Hungarian Minister of Foreign Affairs Peter Szijjarto said that cooperation between the Croatian state and Hungarian oil and gas company MOL has become politically unsustainable and that there is no other solution but to end it.
Szijjarto said that the Croatian Government should reach an agreement with MOL on this matter, while the Hungarian Government should not be involved at all. He reiterated his previous statement that the transaction will be acceptable only if the amount of money returning to Hungary is equal to the total amount of the capital invested in INA by MOL.
On 1 February, Croatian Prime Minister Andrej Plenkovic confirmed that Croatia has requested the nullification of the ruling of the United Nations Commission on International Trade Law (UNCITRAL) in Geneva, which dismissed Croatia’s claims against Hungarian oil and gas company MOL regarding the managerial rights in INA.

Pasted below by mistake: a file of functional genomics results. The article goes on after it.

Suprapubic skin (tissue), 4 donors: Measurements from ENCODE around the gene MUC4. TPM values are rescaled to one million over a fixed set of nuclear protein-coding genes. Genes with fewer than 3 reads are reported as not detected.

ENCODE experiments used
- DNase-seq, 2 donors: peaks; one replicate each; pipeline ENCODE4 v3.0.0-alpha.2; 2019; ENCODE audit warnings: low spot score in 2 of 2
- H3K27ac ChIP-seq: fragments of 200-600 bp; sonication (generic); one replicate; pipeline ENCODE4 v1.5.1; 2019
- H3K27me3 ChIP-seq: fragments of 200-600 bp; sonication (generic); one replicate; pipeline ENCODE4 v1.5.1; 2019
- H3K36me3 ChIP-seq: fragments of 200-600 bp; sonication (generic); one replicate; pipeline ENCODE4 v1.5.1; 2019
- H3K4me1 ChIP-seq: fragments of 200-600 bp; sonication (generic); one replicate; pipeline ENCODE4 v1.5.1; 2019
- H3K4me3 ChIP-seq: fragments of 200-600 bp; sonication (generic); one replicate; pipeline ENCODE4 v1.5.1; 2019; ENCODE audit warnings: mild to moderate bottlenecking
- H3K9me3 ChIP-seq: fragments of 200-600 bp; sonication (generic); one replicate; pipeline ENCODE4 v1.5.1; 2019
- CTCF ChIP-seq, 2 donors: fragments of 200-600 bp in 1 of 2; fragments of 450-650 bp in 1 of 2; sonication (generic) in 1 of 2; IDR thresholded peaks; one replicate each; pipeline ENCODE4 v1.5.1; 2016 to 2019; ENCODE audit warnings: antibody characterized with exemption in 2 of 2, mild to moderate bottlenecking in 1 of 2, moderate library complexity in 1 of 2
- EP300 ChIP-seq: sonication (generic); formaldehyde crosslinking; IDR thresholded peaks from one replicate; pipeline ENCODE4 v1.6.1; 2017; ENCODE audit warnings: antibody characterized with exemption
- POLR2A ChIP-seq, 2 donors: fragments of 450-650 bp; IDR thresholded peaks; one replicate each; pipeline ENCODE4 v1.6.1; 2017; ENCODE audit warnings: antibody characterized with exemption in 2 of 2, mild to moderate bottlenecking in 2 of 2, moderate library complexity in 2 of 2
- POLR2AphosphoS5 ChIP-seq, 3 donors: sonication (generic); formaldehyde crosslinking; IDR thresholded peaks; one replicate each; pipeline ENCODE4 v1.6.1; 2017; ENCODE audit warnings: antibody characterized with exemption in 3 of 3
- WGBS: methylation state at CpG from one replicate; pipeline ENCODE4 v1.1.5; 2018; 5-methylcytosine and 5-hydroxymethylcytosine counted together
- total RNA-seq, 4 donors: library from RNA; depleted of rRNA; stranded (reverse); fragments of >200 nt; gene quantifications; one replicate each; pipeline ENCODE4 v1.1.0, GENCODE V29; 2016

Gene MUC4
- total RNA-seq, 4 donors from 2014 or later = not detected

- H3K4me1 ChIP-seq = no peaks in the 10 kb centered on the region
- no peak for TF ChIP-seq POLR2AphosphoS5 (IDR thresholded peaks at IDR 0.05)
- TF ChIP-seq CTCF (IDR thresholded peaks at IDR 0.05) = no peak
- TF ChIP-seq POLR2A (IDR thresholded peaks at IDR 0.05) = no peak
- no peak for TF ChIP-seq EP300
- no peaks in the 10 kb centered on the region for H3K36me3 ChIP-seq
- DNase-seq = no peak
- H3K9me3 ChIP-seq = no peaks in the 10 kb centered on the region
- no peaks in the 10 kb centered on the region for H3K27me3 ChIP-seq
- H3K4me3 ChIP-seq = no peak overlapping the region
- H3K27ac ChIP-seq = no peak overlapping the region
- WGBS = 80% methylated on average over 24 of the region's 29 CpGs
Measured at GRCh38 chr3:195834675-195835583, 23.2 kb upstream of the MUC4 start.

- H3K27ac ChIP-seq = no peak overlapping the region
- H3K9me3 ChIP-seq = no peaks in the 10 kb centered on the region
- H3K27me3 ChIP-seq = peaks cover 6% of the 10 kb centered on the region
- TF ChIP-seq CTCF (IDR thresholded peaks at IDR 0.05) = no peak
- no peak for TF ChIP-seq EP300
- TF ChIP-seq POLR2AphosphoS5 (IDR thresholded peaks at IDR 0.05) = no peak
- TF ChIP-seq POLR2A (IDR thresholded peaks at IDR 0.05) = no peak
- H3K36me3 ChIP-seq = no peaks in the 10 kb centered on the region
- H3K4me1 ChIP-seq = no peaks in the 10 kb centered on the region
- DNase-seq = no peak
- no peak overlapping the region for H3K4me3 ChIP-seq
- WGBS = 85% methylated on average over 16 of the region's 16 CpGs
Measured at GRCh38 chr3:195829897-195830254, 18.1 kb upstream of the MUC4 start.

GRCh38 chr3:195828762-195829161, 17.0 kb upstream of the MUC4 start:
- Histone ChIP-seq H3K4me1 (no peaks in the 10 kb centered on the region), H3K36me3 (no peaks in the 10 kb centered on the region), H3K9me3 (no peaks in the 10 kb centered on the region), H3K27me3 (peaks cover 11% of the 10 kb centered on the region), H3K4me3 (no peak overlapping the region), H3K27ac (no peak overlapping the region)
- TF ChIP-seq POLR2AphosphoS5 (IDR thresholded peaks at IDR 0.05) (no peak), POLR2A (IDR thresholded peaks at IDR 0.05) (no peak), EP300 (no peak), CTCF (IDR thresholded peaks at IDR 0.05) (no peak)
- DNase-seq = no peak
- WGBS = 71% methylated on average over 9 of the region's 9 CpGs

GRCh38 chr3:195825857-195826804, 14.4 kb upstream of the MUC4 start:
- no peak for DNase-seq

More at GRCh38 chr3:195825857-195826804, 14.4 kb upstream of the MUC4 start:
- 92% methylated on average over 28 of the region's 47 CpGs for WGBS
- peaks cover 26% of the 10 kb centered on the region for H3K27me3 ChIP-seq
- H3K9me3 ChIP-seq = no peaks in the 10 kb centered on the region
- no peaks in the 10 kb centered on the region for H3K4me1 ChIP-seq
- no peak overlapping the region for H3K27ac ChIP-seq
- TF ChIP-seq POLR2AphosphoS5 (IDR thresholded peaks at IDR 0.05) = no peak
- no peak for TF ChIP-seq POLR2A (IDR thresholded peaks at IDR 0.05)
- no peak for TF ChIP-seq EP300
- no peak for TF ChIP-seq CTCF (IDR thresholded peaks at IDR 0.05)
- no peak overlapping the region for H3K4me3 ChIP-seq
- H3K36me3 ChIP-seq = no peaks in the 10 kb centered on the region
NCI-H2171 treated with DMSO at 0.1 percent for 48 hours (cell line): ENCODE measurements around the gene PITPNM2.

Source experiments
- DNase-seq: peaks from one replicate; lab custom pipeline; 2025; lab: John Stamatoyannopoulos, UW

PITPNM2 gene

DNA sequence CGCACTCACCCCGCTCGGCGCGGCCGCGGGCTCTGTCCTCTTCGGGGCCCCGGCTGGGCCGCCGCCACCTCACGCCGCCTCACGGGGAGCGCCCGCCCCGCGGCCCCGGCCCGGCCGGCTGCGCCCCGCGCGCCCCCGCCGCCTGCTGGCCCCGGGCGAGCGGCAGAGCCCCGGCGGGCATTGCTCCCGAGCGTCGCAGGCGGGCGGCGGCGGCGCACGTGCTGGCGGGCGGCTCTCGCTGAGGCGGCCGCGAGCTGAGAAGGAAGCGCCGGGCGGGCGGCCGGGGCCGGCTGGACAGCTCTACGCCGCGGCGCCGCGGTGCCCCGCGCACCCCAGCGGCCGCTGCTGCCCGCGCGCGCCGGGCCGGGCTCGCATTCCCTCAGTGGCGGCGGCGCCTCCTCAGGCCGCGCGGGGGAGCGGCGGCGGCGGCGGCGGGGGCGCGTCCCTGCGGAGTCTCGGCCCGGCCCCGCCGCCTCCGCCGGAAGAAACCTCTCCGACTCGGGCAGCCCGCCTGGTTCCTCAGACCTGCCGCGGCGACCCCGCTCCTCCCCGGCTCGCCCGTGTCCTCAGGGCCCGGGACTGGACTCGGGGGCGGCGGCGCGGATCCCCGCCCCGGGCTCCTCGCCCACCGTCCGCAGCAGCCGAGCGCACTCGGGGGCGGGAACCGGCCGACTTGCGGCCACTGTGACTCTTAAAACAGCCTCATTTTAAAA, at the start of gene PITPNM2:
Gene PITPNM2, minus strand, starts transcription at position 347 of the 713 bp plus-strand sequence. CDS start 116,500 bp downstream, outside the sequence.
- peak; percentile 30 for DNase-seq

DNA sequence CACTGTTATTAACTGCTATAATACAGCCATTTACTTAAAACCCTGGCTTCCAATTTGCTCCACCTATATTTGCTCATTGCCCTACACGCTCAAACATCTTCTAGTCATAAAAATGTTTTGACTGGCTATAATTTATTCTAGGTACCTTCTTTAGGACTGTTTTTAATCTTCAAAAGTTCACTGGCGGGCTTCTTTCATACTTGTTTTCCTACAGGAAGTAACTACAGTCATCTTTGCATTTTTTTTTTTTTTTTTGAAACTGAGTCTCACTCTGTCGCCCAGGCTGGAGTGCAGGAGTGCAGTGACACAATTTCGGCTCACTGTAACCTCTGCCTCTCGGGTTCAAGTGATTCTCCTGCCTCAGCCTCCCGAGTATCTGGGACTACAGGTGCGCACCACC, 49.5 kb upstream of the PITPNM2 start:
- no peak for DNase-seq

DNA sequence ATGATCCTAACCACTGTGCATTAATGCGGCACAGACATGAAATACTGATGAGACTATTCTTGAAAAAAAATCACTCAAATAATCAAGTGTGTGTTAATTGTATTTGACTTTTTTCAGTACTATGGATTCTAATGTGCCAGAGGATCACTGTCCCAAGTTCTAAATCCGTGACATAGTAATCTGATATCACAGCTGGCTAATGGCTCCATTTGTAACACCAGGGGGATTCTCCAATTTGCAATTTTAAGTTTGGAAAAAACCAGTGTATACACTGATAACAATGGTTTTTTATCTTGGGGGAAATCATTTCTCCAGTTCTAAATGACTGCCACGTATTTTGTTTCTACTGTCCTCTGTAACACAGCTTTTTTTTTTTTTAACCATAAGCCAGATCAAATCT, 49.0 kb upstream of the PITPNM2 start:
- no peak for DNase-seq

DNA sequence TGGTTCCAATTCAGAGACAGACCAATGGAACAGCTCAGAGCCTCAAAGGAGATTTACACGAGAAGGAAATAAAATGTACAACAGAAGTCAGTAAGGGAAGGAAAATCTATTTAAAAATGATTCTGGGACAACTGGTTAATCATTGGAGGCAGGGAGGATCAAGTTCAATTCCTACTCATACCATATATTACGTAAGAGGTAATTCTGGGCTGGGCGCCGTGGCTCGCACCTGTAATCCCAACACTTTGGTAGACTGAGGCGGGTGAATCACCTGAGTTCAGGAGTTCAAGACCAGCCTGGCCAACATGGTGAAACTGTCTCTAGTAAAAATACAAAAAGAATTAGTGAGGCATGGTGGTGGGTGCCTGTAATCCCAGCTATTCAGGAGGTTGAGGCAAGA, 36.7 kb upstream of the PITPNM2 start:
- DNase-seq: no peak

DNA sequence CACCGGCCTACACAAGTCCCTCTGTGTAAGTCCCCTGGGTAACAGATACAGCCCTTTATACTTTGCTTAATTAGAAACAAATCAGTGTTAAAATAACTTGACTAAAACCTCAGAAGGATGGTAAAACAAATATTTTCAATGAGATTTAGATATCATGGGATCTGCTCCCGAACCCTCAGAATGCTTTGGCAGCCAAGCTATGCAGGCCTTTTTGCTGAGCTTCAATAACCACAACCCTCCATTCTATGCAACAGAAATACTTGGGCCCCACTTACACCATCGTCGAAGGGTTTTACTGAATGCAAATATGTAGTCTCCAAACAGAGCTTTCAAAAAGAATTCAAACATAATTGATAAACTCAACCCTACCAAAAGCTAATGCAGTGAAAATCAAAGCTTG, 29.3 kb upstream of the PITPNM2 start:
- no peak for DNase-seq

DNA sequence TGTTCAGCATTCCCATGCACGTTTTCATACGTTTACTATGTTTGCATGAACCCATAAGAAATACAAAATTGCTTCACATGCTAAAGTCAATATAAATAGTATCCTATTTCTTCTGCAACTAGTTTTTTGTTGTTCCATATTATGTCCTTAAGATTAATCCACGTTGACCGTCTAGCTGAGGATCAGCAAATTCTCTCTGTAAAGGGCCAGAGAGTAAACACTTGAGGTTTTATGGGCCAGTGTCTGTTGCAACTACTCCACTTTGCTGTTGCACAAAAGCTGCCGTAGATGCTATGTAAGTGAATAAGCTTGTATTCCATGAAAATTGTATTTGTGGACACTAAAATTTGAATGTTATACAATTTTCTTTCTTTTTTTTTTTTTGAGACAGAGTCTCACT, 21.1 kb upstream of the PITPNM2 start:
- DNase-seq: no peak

In late 2016, UNCITRAL has ruled in favor of MOL in an arbitration proceeding brought by Croatia. PM Plenkovic said that the Arbitral Tribunal has ruled that the evidence presented is not sufficient to prove that the agreements signed in 2009 are the result of the corruption activities and refused to nullify them, adding that the Government is strongly opposed to the ruling and it is considering all legal options to contest it. In the meantime, Croatian Government announced its plans to buyout MOL’s stake in INA, which should be financed by the initial public offering (IPO) of 25 % minus one share of state-owned power utility HEP.
Hungarian oil and gas company MOL owns 49.08 % of INA’s shares, while the Croatian state has 44.84 % stake in the company.